I can smoothly transition from mix to head and back, but I was wondering if I can stretch out the mix so that I don't have to transition to head voice for those high notes. I'm a male, and I can reach G-G#, but if I try to extend my mix a bit higher, I can feel my vocal cords closing in to the point that it's a bit uncomfortable.

Is this simply a limitation of my voice? In that case, I should probably be working to strengthen the head voice. Otherwise, maybe there are some exercises I can do to extend the mix.

  • Supposedly the mixed voice range can widen with practice and warmup and so on. I haven't been able to widen my own but I don't put as much effort into singing as I should. Dec 3, 2015 at 4:35

1 Answer 1


When your throat closes as described, you're actually pushing your voice from your throat and not from your diaphragm. Proper breathing is the key to doing it correctly, but there are other things you should do when singing.

Vocal warmup exercises are excellent to open up your throat, just relax, take a deep breath and warm up until you are ready to sing.

Relax... This is extremely important. Do not sing when feeling uncomfortable, as you'll probably force your voice too much. Drink some water or hot tea, sit down and focus, hum the melody you want to sing and try it again when you're ready.

Checking your throat in a mirror is an advice my singing teacher gave me which works wonders. Stand in front of a mirror and sing a melody you're very comfortable singing. Check your throat: doesn't move at all, right? your Adam's apple isn't moving and should not move, until you reach the highest notes you can actually sing. Try higher notes and check if your throat tightens up now, the lesser it moves, the better. If it doesn't work, try pushing your voice back to the edge of throat when singing, the air should come out directly from the lower end of your throat.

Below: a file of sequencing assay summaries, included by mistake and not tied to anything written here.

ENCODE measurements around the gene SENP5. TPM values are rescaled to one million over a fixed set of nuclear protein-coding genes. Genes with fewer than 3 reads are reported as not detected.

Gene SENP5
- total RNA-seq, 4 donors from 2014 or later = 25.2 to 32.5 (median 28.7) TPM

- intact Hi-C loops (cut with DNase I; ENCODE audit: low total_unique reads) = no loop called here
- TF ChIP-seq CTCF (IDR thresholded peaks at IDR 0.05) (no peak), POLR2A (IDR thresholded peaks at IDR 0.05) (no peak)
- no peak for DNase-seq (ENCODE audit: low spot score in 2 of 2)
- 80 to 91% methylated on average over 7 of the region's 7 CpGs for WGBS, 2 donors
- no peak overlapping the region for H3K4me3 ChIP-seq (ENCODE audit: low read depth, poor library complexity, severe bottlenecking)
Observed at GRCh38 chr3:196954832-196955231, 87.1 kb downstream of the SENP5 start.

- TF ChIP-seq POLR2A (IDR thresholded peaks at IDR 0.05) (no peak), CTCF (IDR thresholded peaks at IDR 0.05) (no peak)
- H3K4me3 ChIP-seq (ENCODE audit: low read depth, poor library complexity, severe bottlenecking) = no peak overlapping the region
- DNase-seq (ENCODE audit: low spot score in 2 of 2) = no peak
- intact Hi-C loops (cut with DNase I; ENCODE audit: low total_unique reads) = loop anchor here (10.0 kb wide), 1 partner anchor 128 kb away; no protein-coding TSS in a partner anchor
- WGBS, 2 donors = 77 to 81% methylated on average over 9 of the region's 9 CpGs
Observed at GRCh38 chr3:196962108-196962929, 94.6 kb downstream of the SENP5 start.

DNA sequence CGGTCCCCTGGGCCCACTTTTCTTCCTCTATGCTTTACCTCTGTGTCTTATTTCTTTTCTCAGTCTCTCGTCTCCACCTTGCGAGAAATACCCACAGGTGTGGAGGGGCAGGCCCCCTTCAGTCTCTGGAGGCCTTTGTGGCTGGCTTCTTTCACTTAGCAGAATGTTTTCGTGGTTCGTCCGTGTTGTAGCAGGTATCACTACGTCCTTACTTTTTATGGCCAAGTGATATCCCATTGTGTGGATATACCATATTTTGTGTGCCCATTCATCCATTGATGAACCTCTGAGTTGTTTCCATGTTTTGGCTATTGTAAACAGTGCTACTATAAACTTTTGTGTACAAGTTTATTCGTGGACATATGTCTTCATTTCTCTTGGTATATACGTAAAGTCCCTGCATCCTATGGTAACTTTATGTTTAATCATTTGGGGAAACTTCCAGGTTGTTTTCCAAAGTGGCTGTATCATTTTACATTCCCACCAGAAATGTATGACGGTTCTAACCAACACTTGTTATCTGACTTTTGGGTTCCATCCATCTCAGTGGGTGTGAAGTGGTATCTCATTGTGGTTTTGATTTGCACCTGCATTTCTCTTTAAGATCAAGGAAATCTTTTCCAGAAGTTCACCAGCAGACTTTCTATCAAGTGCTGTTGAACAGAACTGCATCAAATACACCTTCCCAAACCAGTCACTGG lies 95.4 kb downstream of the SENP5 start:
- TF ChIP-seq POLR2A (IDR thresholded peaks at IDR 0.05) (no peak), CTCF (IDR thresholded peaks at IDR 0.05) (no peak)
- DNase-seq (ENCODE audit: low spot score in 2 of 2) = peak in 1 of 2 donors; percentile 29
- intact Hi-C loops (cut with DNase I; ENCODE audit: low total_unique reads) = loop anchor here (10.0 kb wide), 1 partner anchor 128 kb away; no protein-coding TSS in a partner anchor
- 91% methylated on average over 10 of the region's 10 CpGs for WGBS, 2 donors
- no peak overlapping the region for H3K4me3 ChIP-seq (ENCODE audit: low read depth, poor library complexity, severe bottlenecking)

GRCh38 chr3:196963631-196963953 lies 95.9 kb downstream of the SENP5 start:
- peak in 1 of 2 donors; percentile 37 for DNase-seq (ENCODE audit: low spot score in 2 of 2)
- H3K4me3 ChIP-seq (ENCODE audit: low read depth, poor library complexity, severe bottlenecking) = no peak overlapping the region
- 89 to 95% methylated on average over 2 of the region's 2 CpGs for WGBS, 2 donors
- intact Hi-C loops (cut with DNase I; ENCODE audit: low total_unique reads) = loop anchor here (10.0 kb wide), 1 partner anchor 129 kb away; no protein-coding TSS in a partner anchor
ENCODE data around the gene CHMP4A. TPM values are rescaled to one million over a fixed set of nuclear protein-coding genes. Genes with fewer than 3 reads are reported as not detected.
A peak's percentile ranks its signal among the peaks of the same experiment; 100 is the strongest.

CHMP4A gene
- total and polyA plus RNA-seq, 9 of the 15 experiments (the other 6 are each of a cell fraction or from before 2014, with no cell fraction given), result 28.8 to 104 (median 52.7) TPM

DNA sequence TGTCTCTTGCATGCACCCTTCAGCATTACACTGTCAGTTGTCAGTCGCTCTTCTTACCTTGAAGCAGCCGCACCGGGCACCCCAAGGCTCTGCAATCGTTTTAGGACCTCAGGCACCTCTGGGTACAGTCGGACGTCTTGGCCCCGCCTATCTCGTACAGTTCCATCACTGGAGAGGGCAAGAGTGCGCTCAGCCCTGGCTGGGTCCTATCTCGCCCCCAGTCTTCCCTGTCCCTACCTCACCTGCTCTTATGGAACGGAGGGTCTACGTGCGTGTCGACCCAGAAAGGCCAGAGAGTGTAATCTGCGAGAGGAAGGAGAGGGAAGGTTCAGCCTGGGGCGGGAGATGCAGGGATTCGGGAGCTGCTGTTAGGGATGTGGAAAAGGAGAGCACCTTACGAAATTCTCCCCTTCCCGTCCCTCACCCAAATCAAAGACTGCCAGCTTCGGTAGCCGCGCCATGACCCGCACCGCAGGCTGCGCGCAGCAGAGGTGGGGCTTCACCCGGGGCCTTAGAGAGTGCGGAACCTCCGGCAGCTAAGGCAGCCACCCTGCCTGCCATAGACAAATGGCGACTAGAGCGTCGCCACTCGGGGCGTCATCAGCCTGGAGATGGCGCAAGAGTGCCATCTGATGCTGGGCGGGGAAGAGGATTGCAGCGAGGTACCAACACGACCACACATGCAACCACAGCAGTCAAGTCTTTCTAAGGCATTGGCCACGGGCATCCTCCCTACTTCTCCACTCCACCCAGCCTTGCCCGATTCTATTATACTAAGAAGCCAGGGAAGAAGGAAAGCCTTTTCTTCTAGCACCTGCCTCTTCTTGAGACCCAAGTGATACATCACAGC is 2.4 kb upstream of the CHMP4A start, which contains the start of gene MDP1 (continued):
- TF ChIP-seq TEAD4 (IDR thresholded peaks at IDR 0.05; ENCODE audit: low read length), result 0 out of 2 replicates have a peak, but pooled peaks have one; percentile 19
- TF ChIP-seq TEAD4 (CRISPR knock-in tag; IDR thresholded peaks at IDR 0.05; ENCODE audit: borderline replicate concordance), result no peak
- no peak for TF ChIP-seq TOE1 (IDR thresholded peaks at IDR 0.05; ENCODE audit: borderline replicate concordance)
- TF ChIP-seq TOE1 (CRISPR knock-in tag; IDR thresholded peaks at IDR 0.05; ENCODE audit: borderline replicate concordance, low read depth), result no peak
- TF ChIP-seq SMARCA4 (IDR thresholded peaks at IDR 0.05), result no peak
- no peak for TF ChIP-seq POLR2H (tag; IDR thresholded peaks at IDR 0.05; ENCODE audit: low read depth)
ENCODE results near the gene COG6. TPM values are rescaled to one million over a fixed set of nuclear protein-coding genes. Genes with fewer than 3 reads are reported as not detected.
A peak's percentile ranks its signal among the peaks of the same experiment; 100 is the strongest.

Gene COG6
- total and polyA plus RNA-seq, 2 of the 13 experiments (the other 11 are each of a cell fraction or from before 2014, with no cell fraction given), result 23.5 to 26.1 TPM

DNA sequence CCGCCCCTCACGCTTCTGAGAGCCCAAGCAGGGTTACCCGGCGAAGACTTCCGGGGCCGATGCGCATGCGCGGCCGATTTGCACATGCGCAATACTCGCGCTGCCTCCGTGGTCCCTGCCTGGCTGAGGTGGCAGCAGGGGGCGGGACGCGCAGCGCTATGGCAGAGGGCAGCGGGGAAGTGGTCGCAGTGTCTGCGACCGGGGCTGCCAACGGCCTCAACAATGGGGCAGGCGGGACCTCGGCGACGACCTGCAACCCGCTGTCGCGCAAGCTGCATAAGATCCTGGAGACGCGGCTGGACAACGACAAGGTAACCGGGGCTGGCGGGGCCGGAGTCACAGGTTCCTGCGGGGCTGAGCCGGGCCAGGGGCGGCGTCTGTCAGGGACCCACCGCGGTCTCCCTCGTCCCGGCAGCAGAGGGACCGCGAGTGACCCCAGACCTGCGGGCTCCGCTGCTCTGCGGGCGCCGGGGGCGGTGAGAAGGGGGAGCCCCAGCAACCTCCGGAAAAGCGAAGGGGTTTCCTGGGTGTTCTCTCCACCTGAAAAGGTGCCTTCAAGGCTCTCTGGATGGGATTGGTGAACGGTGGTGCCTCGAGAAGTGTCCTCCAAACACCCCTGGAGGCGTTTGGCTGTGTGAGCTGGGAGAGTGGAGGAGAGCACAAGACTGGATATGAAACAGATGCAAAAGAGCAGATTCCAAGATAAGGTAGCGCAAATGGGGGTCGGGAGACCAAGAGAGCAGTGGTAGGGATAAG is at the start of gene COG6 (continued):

Roleplay. Try sounding like Santa Clause or an Old Lady talking about her new prosthesis. The roleplay helps you not to focus too much on your voice and the "Ho Ho Ho" sound of Santa will push your voice back as described above.

Yawning is the perfect way you should breathe. The "opened up" feeling you get in your throat when yawning is the exact feeling you should get when singing. Try to add a melody to your yawning and apply this way of exhaling to your own singing. People can yawn very loudly because of the open state of their throat. Now try swallowing, which does the exact opposite of what yawning does. Compare the feeling of yawning (the exact thing you should do) and swallowing (the exact thing you shouldn't do) and apply it to your singing.

If all these don't help and you're still feeling tense, a vocal teacher is always a good way to improve your voice in any way.

EDIT: Doing further research, I've found this article which is very helpful to your question. It covers most of my points and gives more detailed information.

  • 1
    Yeah I realized that when I sing those high notes I start to use the throat. I think this is due to the exaggeration of the nay nay sound that I used to practice to get my mix. I'm now able to get to A with ease, and I feel like I can go even higher with practice! Dec 4, 2015 at 19:00

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